Even when Seventy-two percent of respondents said they preferred some form of legalization, Smart Approaches to Marijuana (SAM) made a chart that said the majority opposed legalization measures.

By Kyle Jaeger, Marijuana Moment

A set of new national and state surveys funded by the prohibitionist group Smart Approaches to Marijuana (SAM) found that a large majority of Americans think cannabis should be legal for either medical or recreational purposes.

That’s not how SAM is presenting the findings of the Emerson College polls, though. The group is attempting to argue that when people are presented with several marijuana reform options that only a minority support full adult-use legalization.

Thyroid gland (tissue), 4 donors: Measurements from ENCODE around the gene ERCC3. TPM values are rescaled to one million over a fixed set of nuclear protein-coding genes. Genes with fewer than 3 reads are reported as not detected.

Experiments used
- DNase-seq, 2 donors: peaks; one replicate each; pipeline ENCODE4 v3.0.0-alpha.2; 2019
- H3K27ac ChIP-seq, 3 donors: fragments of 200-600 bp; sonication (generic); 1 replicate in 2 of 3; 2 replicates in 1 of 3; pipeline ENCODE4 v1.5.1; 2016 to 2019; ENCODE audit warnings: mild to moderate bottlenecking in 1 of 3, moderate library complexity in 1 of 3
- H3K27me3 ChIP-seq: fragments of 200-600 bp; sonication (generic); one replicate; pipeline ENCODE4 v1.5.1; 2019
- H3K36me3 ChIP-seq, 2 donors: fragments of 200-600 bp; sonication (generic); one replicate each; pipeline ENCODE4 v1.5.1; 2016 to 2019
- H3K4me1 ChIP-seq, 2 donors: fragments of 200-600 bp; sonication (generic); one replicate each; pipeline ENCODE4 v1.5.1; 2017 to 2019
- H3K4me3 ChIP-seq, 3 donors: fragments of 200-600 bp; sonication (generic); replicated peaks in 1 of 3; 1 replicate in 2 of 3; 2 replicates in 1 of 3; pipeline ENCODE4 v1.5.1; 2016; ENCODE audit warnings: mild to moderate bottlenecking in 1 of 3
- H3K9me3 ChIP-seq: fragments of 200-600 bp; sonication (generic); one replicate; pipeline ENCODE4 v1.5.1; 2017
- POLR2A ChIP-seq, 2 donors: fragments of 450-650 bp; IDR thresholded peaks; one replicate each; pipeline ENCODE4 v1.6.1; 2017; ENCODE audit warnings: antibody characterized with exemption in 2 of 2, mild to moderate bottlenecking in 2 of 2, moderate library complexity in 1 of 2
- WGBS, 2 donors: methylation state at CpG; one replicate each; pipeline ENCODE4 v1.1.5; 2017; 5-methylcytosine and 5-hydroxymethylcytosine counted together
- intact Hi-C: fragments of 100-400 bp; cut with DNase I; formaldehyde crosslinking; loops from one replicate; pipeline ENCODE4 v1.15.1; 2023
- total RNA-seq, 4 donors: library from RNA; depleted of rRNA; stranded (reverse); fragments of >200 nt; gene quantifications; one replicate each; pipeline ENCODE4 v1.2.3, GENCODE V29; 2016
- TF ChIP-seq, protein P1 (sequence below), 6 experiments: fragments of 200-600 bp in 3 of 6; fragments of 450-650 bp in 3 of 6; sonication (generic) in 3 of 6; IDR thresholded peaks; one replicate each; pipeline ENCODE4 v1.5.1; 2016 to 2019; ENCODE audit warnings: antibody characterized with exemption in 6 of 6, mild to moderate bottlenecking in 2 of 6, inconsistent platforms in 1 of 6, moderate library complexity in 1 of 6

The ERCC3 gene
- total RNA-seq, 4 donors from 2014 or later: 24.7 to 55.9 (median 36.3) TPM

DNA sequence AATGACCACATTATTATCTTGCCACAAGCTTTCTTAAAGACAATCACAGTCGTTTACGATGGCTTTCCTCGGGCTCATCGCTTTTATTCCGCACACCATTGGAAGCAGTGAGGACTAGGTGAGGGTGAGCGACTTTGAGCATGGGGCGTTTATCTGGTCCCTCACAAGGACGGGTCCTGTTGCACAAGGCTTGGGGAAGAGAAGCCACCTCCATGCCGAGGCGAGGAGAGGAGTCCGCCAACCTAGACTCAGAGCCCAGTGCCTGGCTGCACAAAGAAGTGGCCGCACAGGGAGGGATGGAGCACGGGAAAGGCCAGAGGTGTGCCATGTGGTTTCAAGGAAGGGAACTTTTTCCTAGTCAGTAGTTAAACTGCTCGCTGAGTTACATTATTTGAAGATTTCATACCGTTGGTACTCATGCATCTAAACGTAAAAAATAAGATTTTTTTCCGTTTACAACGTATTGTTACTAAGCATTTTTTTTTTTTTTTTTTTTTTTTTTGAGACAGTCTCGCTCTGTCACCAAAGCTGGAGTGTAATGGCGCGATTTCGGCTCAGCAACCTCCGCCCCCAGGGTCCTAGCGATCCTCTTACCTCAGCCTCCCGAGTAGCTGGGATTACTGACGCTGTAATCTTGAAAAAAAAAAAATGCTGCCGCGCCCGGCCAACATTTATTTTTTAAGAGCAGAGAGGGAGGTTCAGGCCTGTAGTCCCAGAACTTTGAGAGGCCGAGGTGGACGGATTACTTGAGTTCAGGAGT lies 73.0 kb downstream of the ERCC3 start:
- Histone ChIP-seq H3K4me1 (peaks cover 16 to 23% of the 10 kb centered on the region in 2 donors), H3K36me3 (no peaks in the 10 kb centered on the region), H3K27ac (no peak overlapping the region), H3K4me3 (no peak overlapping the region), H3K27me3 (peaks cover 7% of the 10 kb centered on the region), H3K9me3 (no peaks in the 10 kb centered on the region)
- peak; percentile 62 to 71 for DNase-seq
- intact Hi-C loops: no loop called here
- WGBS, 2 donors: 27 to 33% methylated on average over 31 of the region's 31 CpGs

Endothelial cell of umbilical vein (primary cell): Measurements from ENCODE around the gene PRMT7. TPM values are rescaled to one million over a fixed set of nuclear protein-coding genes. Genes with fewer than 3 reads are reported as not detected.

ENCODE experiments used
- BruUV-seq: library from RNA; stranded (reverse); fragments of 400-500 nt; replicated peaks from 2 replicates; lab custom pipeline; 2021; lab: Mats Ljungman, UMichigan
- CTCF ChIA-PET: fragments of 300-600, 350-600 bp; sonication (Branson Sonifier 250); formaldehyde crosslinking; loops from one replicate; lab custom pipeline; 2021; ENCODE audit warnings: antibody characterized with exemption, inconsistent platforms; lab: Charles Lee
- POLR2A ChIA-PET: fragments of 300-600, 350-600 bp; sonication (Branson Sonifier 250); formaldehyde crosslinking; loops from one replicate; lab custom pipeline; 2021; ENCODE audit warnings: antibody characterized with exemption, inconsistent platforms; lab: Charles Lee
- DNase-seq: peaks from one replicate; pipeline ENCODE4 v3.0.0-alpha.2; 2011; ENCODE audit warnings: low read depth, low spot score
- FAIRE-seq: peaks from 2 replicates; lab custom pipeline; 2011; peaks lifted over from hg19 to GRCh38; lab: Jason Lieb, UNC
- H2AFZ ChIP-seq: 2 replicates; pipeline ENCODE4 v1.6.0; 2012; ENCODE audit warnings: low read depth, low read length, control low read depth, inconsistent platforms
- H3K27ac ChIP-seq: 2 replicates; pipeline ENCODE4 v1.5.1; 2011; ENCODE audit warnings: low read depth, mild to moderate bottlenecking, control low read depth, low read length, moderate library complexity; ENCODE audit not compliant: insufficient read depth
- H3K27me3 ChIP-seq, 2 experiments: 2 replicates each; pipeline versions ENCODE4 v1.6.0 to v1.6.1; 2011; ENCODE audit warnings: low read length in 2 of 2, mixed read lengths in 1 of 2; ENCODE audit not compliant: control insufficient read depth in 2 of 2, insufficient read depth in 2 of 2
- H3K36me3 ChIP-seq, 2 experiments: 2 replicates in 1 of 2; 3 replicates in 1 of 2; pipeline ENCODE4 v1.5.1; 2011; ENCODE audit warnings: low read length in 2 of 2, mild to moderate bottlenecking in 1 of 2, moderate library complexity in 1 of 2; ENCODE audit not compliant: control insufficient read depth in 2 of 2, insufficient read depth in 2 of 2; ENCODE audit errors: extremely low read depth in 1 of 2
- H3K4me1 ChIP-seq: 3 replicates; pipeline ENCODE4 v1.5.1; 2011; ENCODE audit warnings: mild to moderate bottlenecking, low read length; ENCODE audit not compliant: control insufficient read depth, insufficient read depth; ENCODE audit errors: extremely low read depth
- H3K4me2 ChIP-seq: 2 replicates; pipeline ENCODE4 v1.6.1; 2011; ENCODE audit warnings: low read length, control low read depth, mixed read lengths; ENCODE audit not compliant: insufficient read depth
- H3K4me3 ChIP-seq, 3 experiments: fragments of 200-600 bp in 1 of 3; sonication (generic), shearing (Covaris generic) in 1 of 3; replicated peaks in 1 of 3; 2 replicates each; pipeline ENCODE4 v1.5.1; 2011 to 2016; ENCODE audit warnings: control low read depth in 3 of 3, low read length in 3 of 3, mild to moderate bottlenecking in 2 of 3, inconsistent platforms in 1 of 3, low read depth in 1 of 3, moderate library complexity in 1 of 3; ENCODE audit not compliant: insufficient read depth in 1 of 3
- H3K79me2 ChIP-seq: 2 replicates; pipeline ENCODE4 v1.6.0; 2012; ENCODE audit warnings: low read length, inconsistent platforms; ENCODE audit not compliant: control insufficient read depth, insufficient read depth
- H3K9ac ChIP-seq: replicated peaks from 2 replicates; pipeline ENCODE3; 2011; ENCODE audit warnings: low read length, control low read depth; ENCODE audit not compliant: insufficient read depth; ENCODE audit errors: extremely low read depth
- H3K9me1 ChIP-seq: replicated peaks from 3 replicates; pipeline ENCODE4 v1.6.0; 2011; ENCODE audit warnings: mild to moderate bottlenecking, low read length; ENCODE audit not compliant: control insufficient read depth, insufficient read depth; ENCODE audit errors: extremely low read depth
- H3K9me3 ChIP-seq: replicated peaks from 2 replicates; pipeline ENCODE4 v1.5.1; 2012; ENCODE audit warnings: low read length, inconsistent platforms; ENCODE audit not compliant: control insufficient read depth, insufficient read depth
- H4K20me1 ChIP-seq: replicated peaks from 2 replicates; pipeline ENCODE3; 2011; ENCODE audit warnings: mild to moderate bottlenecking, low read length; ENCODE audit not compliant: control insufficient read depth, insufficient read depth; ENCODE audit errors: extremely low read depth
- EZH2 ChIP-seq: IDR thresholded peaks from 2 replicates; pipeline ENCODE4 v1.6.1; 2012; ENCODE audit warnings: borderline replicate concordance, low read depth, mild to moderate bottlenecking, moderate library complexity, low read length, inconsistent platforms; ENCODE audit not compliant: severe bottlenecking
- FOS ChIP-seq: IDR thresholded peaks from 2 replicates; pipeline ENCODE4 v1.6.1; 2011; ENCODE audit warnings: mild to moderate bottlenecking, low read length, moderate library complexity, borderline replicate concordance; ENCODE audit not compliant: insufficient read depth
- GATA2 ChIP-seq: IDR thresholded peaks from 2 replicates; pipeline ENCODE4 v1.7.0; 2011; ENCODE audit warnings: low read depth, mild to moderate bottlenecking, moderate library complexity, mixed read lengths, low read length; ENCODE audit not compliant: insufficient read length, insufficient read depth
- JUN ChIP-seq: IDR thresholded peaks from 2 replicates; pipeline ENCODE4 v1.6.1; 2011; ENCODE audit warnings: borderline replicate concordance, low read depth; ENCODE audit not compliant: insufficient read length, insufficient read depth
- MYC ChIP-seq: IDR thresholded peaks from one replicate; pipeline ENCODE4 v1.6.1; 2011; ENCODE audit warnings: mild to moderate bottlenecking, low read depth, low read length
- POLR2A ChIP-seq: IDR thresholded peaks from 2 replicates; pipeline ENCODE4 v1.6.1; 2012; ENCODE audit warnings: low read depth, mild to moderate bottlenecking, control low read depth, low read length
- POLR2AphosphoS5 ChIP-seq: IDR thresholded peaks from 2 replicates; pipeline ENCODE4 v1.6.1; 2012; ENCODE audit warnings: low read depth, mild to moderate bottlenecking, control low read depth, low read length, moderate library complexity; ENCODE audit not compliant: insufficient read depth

The survey found that, of the four separate options included, support for recreational legalization was highest, with 38 percent of U.S. voters backing it. That was followed by support for medical cannabis legalization (30 percent), decriminalization (19 percent) and prohibition (14 percent).

marijuana and a checkbox marked yes with a pen

In other words, about 68 percent of Americans favor some form of legal, regulated marijuana—the types of systems that SAM regularly works to oppose when proposals go before lawmakers during legislative sessions or voters at the ballot box.

But the group is really leaning into the fact that recreational cannabis on its own only got a plurality of support. In one chart, they contrasted adult-use responses with all three other options to make it look like people prefer “Other Non-Legalization Marijuana Policies.”

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